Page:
CITY council leaders have insisted they will help businesses affected by the Central Plaza fiasco in Carlisle.

During a full council meeting on Tuesday night, council deputy leader Gareth Ellis outlined to councillors the promise of a hardship fund for all businesses facing cash pressures because of problems triggered by closures on Victoria Viaduct - caused by the fears over the stability of the derelict former hotel.

Roads around Victoria Viaduct have been closed since last month, which forced businesses to shut as a result.

Mr Ellis said: “We are in the process of setting up a hardship fund for businesses who have lost out and have lost access to their premises.”

Demolition work on the building, ending years of debate, will start on Monday and could take up to four months to complete.

“We have met with the businesses affected and they are being supported,” said Mr Ellis.

“We will be giving them a cash amount so that when the road reopens they will be in a position to open again.

“We are hoping this money will tide them over. It will be a simple process.”

Finer details, including the amount in the pot, are due to be discussed at the next executive meeting on November 18.

During the meeting on Tuesday night, questions were also raised about the reopening of Tesco Metro on Victoria Viaduct.

Noting that last time the road was forced to close Tesco Metro was still open with shoppers able to use the side door.

Addressing the full council she said: “The store is in a good place, near to the bus stop, reasonably priced with a good range of stock.

“Can the council get in touch and put forward the views about it reopening.”

A Tesco spokesperson said: “We have written to Carlisle City Council to ask them for timescales in relation to the temporary closure to our Victoria Viaduct store.

“In the meantime, colleagues have been transferred to our Warwick Road Superstore, on full pay.

“We are committed to serving our customers in Carlisle and we await further information from the council.”

Although the side door could be used last time, this has not been possible meaning the whole premises had to close.

Work to bring the eyesore building down that has forced the closures is expected to take between three and four months.

Details of the project were outlined to the council during Tuesday’s full council meeting by Carlisle City Council leader John Mallinson.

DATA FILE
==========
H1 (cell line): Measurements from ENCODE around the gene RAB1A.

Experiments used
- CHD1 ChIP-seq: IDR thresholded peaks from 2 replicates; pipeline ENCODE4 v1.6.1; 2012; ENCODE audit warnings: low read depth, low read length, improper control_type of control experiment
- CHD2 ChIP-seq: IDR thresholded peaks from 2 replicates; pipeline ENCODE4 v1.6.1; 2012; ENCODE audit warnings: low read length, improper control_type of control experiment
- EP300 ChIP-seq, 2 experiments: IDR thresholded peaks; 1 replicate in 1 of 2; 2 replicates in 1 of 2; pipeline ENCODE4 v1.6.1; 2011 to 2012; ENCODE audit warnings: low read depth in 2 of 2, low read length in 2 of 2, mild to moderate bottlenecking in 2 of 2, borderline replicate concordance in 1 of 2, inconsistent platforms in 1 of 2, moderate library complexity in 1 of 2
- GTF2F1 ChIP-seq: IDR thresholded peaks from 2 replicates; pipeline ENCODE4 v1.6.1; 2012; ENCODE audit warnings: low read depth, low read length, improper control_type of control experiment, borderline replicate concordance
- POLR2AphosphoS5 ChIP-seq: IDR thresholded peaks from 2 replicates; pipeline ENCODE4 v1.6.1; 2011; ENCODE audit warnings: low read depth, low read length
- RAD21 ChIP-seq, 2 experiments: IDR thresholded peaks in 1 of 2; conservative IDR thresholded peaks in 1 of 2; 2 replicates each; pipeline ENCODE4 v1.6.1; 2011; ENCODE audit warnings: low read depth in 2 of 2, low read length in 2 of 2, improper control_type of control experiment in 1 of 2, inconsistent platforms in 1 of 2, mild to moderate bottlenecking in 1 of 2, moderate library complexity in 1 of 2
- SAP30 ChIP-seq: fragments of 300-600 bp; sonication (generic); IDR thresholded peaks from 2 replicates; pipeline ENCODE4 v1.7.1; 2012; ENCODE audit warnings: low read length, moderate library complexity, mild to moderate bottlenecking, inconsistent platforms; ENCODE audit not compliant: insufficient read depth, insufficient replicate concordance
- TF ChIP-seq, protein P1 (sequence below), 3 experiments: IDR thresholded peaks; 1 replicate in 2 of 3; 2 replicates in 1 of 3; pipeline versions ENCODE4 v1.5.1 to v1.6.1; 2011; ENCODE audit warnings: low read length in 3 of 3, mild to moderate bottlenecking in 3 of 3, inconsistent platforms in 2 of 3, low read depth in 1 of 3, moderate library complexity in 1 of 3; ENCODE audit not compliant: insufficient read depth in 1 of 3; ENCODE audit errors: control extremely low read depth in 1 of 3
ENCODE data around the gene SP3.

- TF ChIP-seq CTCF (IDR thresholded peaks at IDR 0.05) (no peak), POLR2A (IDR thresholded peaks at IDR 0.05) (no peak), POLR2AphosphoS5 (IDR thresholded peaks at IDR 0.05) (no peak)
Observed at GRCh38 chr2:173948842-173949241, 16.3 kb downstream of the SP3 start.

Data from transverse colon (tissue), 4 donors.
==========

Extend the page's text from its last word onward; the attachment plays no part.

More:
In a statement he said: “The engineer recommended that we should begin planning for complete demolition.

“The engineer’s full report has now been received and the final enabling works are underway.”

Penetrating ground radar inspections have also been carried out for West Walls, including a three-point cloud survey - a way to collect extremely accurate data about on-site conditions - for West Walls and the Medieval Vaults.

“This is likely to take between three and four months but will be completed as quickly and safely as possible,” continued Mr Mallinson.

“Contractors will continue to work over the Christmas period.”

The total cost of demolition works is £1.35m. That includes the enabling works and professional fees.

Local contractors and engineers have been employed to undertake the work.

The Grade II listed building currently has no owners - it is in escheat but rests with the Crown Estate.

The council continues to ensure that the site is secure and 24-hour security is in place, which includes CCTV cameras.

Mr Mallinson added: “In the interest of public safety road closures were put in place and these will continue to remain in place.”

Closures were put in place by Cumbria County Council’s highways team. Anyone with enquires regarding the diversions is urged to call its Highway’s Hotline on 0300 303 2992 or email

The city council is working with businesses directly affected, setting up a hotline to enable those affected to have direct access to a support team. The number for the hotline is 01228 817444 or email